How We Protect Election Systems
Cybersecurity is our first and most important design consideration and its principles are based on 5 main pillars:
We use a defense-in-depth concept that employs multiple layers of protection combined with a variety of auditability safeguards for holistic security. Doing so makes our voting systems secure without sacrificing usability and accessibility. This means that the user is only given access or permissions needed to perform their specific tasks.
- Least privilege
This means that the user is only given access or permissions needed to perform their specific tasks.
- Segregation of duties
Assigns various steps in a process to different people reducing their opportunities to control or alter a process.
- Zero trust
Zero trust is an approach to designing security architectures based on the premise that every interaction begins in an untrusted state. This approach requires all users (internal or external) to be authenticated, authorized, and continuously validated.
Although not traditionally identified as a security principle, we believe transparency to be a crucial pillar of a secure design for elections. A system that generates evidence, a transparency trace, that is both easy to understand and validate, makes a system more reliable and secure.
Providing a verifiable trail in which each step is open to scrutiny by stakeholders helps establish trust and public confidence in the process. Voters need a free and fair system that allows them to confirm their vote was cast as intended, stored as cast, and counted as cast.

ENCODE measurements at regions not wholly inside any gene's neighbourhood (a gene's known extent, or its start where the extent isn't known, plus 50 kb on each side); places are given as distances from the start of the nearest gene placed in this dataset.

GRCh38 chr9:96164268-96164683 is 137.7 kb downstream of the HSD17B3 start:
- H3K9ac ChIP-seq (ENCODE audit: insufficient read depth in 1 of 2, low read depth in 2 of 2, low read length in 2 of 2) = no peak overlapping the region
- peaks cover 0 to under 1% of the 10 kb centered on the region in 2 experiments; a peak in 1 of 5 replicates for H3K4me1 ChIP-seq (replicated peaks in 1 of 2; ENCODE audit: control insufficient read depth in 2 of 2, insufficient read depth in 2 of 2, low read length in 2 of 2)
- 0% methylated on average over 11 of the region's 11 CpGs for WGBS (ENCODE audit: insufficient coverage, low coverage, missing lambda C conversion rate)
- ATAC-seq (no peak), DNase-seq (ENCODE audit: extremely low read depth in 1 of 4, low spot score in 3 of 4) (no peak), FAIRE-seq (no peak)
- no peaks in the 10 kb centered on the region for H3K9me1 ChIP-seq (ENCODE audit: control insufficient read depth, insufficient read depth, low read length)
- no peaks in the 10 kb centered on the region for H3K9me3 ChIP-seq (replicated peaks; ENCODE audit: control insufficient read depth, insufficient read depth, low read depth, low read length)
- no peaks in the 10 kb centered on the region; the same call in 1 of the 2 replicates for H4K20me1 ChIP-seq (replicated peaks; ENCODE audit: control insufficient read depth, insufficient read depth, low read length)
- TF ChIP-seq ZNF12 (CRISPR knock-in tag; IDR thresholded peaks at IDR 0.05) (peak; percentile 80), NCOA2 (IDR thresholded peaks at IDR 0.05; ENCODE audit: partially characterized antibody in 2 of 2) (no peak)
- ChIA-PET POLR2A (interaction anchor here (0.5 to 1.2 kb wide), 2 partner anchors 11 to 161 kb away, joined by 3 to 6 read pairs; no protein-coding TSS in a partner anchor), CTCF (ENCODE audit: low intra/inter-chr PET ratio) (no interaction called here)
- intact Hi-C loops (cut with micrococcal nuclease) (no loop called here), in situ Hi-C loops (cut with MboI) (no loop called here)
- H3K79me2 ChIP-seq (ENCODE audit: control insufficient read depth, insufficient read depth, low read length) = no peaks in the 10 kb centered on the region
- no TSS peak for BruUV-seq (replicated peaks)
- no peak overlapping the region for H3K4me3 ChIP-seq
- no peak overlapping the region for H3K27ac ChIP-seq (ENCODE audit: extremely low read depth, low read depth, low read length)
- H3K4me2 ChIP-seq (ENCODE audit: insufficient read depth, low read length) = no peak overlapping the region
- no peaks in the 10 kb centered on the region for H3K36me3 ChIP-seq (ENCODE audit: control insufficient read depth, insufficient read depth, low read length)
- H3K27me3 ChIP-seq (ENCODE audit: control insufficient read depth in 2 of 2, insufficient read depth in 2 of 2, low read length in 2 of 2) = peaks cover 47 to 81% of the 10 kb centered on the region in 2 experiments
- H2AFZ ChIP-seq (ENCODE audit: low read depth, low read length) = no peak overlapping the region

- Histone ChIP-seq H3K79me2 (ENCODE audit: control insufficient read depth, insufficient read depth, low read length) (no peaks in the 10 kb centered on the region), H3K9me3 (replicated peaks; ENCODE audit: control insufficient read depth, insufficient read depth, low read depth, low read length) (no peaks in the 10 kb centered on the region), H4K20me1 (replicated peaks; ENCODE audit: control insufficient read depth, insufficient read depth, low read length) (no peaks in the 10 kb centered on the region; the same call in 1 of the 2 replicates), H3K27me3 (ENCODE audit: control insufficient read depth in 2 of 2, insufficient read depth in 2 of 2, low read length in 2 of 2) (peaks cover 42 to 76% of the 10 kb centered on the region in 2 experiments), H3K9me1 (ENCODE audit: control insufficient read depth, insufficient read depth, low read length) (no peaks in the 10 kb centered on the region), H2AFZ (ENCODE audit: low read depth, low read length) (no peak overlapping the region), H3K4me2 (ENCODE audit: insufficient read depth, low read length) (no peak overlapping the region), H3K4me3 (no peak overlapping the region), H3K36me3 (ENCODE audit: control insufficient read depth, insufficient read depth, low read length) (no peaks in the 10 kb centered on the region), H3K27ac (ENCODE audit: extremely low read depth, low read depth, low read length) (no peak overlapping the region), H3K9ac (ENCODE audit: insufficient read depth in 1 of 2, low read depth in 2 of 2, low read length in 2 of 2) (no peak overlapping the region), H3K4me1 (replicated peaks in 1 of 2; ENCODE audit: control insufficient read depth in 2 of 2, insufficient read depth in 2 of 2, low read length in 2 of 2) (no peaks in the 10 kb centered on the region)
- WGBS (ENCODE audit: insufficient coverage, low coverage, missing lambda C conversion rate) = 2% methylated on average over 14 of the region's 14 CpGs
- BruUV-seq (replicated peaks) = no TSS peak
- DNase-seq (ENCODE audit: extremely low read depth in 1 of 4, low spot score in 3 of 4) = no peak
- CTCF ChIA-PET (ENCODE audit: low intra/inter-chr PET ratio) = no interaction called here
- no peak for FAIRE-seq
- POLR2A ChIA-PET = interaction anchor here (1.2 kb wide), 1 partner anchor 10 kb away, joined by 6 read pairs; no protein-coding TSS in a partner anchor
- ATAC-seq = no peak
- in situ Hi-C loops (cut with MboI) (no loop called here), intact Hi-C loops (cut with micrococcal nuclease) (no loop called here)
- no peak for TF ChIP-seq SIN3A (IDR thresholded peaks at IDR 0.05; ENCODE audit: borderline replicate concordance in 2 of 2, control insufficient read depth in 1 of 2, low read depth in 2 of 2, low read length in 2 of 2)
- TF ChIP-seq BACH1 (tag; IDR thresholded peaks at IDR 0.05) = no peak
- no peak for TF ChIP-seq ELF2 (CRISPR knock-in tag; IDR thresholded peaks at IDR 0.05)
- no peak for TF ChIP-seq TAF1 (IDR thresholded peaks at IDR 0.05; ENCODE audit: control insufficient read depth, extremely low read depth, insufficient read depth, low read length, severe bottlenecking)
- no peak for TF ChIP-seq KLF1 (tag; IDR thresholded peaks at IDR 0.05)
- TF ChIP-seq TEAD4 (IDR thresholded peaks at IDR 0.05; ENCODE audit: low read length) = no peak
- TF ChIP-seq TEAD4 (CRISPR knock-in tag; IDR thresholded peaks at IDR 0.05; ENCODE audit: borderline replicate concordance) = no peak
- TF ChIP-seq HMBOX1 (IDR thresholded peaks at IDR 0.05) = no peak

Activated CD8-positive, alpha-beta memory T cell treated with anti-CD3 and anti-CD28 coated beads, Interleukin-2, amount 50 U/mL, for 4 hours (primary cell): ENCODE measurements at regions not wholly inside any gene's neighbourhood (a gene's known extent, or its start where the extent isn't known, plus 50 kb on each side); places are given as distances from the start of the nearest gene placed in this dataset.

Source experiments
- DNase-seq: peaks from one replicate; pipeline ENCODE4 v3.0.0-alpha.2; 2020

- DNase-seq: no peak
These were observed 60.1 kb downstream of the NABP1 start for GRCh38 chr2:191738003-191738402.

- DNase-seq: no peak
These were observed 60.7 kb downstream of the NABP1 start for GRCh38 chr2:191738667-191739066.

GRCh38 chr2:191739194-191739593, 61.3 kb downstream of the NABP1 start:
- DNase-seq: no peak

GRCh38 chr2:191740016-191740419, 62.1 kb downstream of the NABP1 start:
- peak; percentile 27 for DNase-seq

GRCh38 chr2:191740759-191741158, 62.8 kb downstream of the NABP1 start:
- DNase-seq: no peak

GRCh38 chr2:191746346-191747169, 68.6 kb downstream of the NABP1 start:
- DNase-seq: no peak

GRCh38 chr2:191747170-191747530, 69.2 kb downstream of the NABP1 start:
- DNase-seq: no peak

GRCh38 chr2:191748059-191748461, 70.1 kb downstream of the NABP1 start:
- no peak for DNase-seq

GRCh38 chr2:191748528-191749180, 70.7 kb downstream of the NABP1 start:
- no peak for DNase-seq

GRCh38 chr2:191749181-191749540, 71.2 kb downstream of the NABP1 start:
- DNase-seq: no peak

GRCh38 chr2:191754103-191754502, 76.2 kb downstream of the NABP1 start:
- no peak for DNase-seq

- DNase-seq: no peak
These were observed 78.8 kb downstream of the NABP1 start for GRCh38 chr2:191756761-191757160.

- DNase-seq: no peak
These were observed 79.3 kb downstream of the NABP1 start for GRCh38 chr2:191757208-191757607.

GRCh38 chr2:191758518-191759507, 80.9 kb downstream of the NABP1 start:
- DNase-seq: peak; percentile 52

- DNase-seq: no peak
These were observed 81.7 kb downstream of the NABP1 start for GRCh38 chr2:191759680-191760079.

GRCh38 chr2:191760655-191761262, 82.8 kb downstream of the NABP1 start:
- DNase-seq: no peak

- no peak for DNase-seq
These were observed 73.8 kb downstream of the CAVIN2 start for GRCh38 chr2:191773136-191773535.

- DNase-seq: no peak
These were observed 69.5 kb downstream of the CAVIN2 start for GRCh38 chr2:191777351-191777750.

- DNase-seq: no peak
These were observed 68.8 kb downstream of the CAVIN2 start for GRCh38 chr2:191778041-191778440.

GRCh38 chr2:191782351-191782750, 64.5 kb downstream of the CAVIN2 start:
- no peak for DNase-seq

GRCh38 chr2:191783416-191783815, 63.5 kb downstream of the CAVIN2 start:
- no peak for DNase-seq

Protecting Election Integrity
To protect and evaluate the integrity of our systems, Smartmatic leverages an election cybersecurity framework developed by Georgia Tech Research Institute (GTRI).
Ongoing public conversations about an ideal approach to protecting the integrity of elections have tended to lack a general reference model or even a commonly agreed upon set of security objectives. The GTRI model is a comprehensive reference to protect and evaluate election integrity.
When most people think of election cybersecurity, they tend to focus only on voting machines. But that’s just one aspect of the election security ecosystem.
Technology is only as secure as the people, procedures and context in which it is used. That’s why we look beyond product design and encryption to processes, policies and your existing infrastructure. This ensures faultless security, compatibility and optimal operation.
If you have a question about our company or our technologies, please email us at firstname.lastname@example.org.
Can electronic voting systems protect your vote? Yes! Robust election technology from Smartmatic can help secure votes against hacking and accidental faults with multi-layered safety systems, redundant backups and distributed data storage for rich audit trails.
Voter verified paper ballots further the system’s security by providing additional validation of voter intent. Curious to learn more? Watch the video.